The Shining Promise and Dashed Dreams of China’s Live Shopping Craze

Growing up, Taiping could hardly have imagined making a fortune by any means, let alone by talking into his phone. Born in the plains of Inner Mongolia, a region in northern China where temperatures can plummet to minus 20 degrees, he left school after fifth grade, working as a herdsman, security guard and truck driver. He hardly spoke Mandarin, China’s dominant language, as his schoolteachers had taught mostly in Mongolian.

In 2015, noticing that his town’s scenic grasslands were attracting tourists, Taiping, then 30 years old, decided to borrow $15,000 to make and sell his own beef jerky. But weeks later, the tourist season ended.

Then a friend introduced him to Kuaishou.

The app, pronounced kwai-show, started as China’s first short video platform, a place where users shared clips of themselves dancing, cooking or harvesting crops. Taiping quickly saw business potential: He began posting prerecorded videos about his jerky, shipping it to people who messaged him to buy.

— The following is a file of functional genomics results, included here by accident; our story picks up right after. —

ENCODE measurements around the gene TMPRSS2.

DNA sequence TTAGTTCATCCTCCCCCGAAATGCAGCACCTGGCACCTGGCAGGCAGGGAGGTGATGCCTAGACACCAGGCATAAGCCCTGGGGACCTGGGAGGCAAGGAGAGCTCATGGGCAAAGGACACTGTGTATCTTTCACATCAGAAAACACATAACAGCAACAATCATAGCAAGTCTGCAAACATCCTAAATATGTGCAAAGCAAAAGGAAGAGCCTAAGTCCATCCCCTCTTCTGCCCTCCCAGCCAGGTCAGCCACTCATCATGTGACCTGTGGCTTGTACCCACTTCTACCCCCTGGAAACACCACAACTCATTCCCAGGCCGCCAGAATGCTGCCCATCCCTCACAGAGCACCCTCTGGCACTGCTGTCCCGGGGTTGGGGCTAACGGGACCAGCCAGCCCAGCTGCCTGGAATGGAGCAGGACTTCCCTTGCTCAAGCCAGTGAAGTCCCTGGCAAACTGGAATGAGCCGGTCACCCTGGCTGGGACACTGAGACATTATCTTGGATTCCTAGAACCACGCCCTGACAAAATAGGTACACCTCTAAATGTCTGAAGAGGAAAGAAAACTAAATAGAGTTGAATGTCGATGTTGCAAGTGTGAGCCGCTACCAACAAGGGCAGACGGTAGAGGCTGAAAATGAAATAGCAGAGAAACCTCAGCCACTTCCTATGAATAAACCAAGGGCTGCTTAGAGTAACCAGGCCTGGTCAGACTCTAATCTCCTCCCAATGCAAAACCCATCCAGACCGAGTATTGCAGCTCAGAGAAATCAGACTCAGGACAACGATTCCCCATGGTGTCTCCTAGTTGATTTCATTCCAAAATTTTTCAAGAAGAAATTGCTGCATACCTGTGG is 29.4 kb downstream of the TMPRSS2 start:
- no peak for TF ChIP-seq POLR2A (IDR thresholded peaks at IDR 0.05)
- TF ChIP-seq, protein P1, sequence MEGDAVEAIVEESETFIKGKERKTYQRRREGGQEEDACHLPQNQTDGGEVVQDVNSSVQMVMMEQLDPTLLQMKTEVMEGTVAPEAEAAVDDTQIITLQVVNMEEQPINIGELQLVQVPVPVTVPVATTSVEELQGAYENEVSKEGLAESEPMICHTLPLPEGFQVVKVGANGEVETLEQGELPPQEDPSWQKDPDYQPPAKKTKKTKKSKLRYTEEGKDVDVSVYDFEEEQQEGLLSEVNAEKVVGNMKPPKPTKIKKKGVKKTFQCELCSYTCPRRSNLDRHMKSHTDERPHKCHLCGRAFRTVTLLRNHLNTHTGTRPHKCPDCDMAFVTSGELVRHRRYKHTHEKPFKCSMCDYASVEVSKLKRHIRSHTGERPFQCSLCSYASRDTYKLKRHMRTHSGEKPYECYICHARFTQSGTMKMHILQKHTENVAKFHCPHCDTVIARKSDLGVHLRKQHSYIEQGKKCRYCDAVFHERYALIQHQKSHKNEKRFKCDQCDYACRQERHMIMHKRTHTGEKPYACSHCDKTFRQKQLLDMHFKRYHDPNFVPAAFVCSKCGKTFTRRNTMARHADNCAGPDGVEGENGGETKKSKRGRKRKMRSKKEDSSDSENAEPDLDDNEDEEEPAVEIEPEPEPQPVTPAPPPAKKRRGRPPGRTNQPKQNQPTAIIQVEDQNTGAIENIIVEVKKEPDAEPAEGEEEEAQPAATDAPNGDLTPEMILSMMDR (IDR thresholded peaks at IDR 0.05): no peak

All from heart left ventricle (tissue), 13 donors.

Soon, a different opportunity arose. Kuaishou itself had also been looking for ways to make money, and around the time Taiping joined, it introduced livestreaming. At first, streamers earned money purely by performing, trying to attract fans who could send virtual tips; the platform took a cut. But before long, some streamers began staging outlandish stunts to lure viewers, like eating light bulbs, or discussing topics considered taboo, like teenage pregnancy.

Chinese officials, alarmed by what they called “vulgar” content, ordered the company to clean up. Kuaishou scrambled for a new direction — and, in 2018, landed on live sales. By encouraging streamers to sell products, it could still capitalize on the popularity of livestreaming, but in a more predictable context.

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